notable lesson in prayer was learned by the author when he read that in prayer there are at least five elements that should be present in a well-balanced prayer life. In a sense, prayer cannot be analyzed, since it is a unity and the outpouring of the single life of the one who prays. Yet in another sense, it can be divided into its constituent elements.
“The fact that [prayer] is worship, and the further fact that worship may be expressed in various forms,” wrote H. W. Frost, “makes analysis possible….Prayer is indeed one. But also it is multiform.”1
The five enumerated elements are: worship, or adoration; thanksgiving; confession; petition; and intercession. This concept opened a new world of prayer, for hitherto his prayers had been almost entirely petition. Now the prayer life embraces whole new areas of spiritual experience.
Our Lord’s immediate answer to the request of His disciples, “Lord, teach us to pray,” was, “When you pray, say: ‘Father’” (Luke 11:2). In other words, prayer begins with God. The pattern prayer He gave them was halfway completed before He prayed for personal needs. The concerns and interests of God came first.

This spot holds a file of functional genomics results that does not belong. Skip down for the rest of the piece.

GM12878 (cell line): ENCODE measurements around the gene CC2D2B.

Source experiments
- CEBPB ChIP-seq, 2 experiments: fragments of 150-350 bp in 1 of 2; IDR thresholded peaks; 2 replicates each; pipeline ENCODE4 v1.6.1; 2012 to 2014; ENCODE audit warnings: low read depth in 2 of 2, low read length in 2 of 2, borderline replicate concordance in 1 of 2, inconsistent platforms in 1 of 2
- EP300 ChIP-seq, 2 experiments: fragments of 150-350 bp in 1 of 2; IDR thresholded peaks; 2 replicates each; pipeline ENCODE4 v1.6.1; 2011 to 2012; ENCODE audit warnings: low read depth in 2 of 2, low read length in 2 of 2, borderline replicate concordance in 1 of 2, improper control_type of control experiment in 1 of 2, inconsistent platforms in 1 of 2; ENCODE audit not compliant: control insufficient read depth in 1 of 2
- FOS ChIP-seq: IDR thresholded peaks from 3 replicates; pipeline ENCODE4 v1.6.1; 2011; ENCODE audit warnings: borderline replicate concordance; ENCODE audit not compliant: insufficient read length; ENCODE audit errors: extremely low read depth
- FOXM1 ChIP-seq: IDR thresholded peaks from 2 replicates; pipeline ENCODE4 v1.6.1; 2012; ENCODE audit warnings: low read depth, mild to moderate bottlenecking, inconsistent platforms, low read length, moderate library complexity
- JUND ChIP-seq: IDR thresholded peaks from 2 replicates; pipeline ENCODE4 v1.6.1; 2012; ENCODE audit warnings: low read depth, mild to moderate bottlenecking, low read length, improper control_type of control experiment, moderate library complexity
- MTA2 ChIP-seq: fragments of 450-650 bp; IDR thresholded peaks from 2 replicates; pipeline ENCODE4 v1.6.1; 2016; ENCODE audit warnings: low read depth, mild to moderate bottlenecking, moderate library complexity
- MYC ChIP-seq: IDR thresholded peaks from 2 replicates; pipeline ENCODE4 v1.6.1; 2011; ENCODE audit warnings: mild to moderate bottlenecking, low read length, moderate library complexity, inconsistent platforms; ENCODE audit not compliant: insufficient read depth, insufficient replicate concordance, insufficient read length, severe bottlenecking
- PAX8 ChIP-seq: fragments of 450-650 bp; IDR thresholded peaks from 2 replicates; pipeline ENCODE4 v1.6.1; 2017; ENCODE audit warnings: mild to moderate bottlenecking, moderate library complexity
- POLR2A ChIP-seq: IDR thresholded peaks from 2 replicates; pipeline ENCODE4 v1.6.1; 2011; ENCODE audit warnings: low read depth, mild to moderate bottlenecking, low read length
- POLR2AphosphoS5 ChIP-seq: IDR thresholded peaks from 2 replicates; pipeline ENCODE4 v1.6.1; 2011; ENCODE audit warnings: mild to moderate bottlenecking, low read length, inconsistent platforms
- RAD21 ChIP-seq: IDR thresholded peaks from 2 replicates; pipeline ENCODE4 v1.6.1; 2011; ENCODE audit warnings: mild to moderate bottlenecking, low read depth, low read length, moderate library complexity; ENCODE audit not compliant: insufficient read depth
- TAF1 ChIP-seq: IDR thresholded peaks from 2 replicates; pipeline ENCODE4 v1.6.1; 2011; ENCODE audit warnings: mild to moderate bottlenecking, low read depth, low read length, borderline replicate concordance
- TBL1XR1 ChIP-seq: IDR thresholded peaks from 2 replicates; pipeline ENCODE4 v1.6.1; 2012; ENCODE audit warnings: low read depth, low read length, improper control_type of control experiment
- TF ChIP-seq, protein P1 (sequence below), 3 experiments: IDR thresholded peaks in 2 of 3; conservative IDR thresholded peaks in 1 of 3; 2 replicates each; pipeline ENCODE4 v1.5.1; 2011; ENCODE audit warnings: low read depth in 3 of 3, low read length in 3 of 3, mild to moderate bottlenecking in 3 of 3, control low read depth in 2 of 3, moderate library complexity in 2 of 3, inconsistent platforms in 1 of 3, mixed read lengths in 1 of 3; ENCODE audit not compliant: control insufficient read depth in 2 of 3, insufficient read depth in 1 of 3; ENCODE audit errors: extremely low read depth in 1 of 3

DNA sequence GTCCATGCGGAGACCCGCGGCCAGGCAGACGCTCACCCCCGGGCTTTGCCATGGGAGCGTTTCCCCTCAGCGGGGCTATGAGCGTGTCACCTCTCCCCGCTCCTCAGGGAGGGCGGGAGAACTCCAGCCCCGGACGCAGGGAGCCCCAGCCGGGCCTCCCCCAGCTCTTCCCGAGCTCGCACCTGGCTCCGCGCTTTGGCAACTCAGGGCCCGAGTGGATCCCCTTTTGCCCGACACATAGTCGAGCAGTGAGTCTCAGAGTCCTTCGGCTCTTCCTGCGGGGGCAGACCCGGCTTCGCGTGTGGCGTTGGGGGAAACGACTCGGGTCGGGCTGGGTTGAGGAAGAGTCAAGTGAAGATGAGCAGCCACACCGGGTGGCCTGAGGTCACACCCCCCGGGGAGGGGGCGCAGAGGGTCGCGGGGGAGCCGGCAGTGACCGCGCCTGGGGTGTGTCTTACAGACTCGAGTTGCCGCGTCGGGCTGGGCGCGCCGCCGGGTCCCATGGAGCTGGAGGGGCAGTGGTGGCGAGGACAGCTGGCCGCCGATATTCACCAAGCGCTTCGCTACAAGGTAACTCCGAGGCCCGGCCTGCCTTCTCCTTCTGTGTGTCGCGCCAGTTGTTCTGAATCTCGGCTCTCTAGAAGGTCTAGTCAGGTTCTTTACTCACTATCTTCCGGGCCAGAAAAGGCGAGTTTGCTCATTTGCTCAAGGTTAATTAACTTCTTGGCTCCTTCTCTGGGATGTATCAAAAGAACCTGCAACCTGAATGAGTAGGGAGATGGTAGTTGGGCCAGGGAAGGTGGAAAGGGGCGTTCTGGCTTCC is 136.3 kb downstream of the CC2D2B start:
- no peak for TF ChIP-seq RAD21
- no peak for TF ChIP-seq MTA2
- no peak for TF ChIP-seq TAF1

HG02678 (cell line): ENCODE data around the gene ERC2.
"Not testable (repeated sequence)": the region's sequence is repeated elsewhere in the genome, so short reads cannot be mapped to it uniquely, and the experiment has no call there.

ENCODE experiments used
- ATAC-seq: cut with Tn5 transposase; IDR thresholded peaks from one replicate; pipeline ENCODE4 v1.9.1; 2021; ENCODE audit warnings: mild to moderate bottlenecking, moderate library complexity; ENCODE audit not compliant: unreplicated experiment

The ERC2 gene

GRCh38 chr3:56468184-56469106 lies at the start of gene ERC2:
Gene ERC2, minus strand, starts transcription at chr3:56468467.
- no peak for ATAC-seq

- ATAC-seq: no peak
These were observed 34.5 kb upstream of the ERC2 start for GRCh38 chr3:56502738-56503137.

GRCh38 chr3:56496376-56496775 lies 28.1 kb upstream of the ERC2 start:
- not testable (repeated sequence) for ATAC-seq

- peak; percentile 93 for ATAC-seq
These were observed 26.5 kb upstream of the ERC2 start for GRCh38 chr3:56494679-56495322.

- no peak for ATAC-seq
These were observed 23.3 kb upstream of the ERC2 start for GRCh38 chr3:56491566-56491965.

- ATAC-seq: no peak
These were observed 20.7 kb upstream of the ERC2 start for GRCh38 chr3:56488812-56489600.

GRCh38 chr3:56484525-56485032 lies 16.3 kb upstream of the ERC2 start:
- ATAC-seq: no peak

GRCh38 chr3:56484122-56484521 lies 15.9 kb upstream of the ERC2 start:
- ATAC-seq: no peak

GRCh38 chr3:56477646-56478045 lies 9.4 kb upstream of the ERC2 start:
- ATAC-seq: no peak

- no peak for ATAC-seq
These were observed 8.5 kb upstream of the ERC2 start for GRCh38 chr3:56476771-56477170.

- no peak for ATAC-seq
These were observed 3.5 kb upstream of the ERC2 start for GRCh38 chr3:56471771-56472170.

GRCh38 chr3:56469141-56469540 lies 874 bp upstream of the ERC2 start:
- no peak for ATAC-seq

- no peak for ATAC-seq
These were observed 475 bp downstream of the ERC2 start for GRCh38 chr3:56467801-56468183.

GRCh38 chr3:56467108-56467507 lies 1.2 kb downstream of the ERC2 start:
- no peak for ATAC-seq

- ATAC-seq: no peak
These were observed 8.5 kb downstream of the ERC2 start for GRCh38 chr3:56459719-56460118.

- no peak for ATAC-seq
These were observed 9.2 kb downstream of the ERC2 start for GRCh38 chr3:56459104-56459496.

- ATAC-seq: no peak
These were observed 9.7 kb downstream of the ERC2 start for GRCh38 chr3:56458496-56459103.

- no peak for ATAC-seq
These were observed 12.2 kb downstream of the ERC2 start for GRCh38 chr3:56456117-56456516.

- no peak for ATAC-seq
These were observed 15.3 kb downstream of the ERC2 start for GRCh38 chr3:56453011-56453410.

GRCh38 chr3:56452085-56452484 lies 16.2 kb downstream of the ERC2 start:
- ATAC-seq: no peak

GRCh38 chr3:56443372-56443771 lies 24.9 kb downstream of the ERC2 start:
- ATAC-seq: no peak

This is a supremely important lesson. If God is not given the chief place in our praying, our prayers will be anemic. When our thoughts begin with Him, love is kindled and faith stimulated. So our first lesson will be concerned with Him. We shall consider worship, or adoration, for this is involved in the petition “hallowed be Thy name” (v. 2).
Dr. R. A. Torrey, who was God’s instrument to bring revival to many parts of the world, testified that an utter transformation came into his experience when he learned not only to pray and return thanks, but to worship—asking nothing from God, seeking nothing from Him, occupied with Himself, and satisfied with Himself.
The idea of worship is common to the whole human race. But as generally used, the word worship seldom conveys its full scriptural content. It means “to bow down or prostrate oneself.” Worship is the adoring contemplation of God as He has revealed Himself in Christ and in the Scriptures. It is the act of paying honor and reverence to God. When we pray “hallowed be Thy name,” we are worshipping Him.
F. W. Faber caught the sense of the word in these lines:
How wonderful, how beautiful, the sight of Thee must be,
Thine endless wisdom, boundless power, and awful purity.
O how I fear Thee, living God, with deepest, tenderest fears,
And worship Thee with trembling hope, and penitential tears.
The Old English form of the word, worthship, gives an interesting sidelight on its meaning, implying worthiness on the part of the one who receives the honor. This is reflected in the apocalyptic ascription of praise to Christ: “Worthy is the Lamb that was slain to receive... honor and glory and blessing” (Rev. 5:12).
Next page »